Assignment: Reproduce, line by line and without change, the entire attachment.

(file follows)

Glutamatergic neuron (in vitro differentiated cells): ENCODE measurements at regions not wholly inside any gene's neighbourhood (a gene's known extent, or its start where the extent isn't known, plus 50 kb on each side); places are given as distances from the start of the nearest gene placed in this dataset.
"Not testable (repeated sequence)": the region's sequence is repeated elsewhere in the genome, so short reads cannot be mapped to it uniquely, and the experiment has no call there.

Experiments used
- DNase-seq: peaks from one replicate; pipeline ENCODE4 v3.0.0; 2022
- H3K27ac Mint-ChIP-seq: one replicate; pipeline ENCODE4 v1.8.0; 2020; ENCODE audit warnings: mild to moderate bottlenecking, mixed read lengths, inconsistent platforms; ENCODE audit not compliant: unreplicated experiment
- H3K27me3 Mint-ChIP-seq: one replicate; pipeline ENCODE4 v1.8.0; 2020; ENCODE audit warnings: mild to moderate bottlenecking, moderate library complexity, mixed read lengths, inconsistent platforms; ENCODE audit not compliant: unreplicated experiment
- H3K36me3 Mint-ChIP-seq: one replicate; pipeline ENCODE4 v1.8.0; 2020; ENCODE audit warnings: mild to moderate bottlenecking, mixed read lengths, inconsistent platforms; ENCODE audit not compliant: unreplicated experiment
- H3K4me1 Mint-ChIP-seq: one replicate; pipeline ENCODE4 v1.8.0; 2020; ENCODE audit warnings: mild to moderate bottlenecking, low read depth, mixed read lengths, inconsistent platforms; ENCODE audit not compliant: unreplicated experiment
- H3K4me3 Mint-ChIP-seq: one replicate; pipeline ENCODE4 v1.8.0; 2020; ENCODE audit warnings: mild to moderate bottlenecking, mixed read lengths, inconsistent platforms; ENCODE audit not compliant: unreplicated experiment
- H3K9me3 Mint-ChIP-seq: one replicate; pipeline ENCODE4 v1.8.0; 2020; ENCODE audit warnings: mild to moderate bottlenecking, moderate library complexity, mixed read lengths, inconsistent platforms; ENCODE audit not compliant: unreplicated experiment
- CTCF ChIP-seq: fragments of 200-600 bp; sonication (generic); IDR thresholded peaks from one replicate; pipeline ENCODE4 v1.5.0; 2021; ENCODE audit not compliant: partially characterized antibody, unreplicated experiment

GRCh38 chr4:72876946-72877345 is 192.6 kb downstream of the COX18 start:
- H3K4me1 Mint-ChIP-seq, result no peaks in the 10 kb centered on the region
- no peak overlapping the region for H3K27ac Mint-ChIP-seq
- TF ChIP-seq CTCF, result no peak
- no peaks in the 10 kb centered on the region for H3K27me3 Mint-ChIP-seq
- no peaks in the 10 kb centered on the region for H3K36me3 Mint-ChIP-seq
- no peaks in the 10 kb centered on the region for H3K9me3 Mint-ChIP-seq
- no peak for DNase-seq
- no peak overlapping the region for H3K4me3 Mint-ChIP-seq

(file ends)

Glutamatergic neuron (in vitro differentiated cells): ENCODE measurements at regions not wholly inside any gene's neighbourhood (a gene's known extent, or its start where the extent isn't known, plus 50 kb on each side); places are given as distances from the start of the nearest gene placed in this dataset.
"Not testable (repeated sequence)": the region's sequence is repeated elsewhere in the genome, so short reads cannot be mapped to it uniquely, and the experiment has no call there.

Experiments used
- DNase-seq: peaks from one replicate; pipeline ENCODE4 v3.0.0; 2022
- H3K27ac Mint-ChIP-seq: one replicate; pipeline ENCODE4 v1.8.0; 2020; ENCODE audit warnings: mild to moderate bottlenecking, mixed read lengths, inconsistent platforms; ENCODE audit not compliant: unreplicated experiment
- H3K27me3 Mint-ChIP-seq: one replicate; pipeline ENCODE4 v1.8.0; 2020; ENCODE audit warnings: mild to moderate bottlenecking, moderate library complexity, mixed read lengths, inconsistent platforms; ENCODE audit not compliant: unreplicated experiment
- H3K36me3 Mint-ChIP-seq: one replicate; pipeline ENCODE4 v1.8.0; 2020; ENCODE audit warnings: mild to moderate bottlenecking, mixed read lengths, inconsistent platforms; ENCODE audit not compliant: unreplicated experiment
- H3K4me1 Mint-ChIP-seq: one replicate; pipeline ENCODE4 v1.8.0; 2020; ENCODE audit warnings: mild to moderate bottlenecking, low read depth, mixed read lengths, inconsistent platforms; ENCODE audit not compliant: unreplicated experiment
- H3K4me3 Mint-ChIP-seq: one replicate; pipeline ENCODE4 v1.8.0; 2020; ENCODE audit warnings: mild to moderate bottlenecking, mixed read lengths, inconsistent platforms; ENCODE audit not compliant: unreplicated experiment
- H3K9me3 Mint-ChIP-seq: one replicate; pipeline ENCODE4 v1.8.0; 2020; ENCODE audit warnings: mild to moderate bottlenecking, moderate library complexity, mixed read lengths, inconsistent platforms; ENCODE audit not compliant: unreplicated experiment
- CTCF ChIP-seq: fragments of 200-600 bp; sonication (generic); IDR thresholded peaks from one replicate; pipeline ENCODE4 v1.5.0; 2021; ENCODE audit not compliant: partially characterized antibody, unreplicated experiment

GRCh38 chr4:72876946-72877345 is 192.6 kb downstream of the COX18 start:
- H3K4me1 Mint-ChIP-seq, result no peaks in the 10 kb centered on the region
- no peak overlapping the region for H3K27ac Mint-ChIP-seq
- TF ChIP-seq CTCF, result no peak
- no peaks in the 10 kb centered on the region for H3K27me3 Mint-ChIP-seq
- no peaks in the 10 kb centered on the region for H3K36me3 Mint-ChIP-seq
- no peaks in the 10 kb centered on the region for H3K9me3 Mint-ChIP-seq
- no peak for DNase-seq
- no peak overlapping the region for H3K4me3 Mint-ChIP-seq